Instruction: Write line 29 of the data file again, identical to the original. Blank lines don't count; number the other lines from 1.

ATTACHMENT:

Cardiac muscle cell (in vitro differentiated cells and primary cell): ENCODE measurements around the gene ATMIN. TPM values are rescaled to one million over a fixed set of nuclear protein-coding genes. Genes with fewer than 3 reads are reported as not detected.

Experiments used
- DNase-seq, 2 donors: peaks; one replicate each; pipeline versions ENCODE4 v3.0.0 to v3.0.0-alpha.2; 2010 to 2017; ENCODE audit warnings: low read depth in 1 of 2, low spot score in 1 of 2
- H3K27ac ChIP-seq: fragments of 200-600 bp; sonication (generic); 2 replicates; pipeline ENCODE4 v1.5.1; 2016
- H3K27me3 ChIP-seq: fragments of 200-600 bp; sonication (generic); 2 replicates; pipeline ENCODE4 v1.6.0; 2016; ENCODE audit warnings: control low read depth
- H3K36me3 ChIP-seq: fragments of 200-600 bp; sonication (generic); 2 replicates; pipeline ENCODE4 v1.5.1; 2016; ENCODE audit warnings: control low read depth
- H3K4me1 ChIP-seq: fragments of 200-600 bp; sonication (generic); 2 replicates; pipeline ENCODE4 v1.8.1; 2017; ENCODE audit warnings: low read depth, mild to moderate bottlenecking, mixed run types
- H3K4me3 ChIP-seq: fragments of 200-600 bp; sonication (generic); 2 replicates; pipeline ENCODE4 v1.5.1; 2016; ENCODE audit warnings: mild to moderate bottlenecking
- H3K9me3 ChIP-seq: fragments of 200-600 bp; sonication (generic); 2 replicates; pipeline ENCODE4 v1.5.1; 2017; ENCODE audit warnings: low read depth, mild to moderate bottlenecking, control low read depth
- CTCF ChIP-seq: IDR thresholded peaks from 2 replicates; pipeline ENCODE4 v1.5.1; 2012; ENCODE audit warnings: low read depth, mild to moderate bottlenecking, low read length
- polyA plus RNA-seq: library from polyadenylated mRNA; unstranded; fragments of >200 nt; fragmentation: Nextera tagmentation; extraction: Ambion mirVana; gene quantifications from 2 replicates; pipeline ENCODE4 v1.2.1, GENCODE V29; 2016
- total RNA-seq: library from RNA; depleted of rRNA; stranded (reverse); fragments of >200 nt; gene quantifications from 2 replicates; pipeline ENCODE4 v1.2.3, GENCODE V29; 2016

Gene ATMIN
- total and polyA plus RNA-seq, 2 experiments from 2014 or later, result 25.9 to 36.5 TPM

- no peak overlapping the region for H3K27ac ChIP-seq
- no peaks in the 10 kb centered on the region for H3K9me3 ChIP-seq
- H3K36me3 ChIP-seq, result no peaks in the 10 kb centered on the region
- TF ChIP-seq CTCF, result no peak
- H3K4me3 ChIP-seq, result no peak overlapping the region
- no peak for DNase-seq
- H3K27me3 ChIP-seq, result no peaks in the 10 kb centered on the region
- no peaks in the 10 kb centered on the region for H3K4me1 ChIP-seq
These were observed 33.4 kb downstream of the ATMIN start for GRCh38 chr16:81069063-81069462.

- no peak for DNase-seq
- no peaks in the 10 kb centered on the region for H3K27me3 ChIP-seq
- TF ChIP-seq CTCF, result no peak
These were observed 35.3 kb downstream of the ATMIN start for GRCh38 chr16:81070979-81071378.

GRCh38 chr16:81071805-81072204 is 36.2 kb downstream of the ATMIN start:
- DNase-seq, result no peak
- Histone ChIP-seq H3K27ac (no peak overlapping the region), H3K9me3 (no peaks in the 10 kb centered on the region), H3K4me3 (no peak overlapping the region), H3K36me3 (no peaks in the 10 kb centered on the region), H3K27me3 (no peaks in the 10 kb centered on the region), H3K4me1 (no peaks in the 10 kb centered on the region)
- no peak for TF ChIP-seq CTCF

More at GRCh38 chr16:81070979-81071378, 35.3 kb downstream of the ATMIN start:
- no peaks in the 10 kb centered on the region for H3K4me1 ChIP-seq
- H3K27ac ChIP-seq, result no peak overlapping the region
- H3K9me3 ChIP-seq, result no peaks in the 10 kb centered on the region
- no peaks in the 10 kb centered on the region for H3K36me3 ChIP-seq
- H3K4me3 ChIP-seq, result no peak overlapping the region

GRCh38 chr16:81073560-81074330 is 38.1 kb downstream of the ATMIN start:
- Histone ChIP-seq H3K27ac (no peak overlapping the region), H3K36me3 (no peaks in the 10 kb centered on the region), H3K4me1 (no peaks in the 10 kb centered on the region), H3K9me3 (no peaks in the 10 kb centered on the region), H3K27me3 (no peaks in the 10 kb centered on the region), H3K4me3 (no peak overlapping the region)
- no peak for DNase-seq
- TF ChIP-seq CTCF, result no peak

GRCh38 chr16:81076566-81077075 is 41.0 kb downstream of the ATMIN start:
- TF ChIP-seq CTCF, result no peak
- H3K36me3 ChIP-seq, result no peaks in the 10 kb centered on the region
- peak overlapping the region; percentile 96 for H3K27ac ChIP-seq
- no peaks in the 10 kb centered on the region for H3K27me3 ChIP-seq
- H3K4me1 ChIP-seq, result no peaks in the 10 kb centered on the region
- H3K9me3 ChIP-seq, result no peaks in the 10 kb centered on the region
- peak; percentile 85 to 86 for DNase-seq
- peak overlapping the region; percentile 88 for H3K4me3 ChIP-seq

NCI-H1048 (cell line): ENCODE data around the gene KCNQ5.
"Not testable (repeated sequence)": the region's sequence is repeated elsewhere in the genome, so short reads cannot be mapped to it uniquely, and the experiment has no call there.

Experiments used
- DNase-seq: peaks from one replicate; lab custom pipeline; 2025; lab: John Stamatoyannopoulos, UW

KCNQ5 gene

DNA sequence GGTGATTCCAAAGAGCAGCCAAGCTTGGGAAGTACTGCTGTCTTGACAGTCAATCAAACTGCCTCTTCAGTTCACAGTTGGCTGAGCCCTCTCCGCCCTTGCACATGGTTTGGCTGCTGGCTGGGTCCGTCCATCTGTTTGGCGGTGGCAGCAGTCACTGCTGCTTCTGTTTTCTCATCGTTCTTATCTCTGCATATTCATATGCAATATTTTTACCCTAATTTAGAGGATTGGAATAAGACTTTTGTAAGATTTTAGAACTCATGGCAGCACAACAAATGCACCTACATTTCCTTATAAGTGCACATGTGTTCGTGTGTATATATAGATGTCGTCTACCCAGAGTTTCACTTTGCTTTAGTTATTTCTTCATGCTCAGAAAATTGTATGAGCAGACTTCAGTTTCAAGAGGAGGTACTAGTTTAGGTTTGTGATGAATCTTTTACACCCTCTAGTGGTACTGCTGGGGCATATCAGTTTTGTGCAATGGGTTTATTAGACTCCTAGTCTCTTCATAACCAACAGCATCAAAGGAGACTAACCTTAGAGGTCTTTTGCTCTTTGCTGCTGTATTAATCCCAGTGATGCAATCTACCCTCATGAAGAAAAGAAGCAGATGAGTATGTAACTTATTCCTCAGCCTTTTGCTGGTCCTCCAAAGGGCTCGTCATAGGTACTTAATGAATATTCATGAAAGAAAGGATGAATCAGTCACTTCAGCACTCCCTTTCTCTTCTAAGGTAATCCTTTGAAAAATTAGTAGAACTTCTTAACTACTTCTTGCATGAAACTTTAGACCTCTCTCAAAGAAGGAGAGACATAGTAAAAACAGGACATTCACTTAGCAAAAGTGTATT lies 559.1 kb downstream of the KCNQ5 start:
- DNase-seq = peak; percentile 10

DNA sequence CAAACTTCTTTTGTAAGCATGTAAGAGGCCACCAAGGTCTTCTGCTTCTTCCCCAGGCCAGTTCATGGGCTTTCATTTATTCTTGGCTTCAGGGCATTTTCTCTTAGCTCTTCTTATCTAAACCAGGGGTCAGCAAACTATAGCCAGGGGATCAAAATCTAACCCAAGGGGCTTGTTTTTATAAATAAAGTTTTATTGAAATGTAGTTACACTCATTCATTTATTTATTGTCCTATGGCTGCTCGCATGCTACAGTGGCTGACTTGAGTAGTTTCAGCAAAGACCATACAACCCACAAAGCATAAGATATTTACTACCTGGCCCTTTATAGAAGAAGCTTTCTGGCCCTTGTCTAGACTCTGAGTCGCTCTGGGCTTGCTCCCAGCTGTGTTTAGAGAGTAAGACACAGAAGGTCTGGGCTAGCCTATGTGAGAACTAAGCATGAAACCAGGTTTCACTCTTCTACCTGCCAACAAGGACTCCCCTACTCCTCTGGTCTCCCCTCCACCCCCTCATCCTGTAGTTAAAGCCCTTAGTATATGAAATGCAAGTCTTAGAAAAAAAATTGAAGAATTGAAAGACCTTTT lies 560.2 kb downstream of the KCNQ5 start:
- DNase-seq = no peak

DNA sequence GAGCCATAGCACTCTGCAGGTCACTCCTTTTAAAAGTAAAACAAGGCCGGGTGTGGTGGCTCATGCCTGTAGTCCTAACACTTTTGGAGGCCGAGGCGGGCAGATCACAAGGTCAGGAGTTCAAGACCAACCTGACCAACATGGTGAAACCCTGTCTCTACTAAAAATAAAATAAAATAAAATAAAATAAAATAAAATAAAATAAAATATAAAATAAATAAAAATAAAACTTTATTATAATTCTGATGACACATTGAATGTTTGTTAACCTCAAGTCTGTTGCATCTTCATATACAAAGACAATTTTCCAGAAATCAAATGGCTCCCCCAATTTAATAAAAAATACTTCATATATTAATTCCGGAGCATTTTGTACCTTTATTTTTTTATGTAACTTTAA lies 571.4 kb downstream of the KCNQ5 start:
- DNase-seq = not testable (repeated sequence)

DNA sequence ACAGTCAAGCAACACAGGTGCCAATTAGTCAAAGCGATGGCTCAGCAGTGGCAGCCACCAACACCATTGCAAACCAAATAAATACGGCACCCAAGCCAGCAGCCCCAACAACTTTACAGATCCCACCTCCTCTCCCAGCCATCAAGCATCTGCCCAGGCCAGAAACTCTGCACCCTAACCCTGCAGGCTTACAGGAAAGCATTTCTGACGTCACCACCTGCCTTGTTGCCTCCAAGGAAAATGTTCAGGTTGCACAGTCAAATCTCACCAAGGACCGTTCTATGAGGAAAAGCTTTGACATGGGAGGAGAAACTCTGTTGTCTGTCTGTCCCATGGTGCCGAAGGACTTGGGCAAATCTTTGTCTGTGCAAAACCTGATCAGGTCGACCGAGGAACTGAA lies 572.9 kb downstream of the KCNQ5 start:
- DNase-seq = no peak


- DNase-seq, result no peak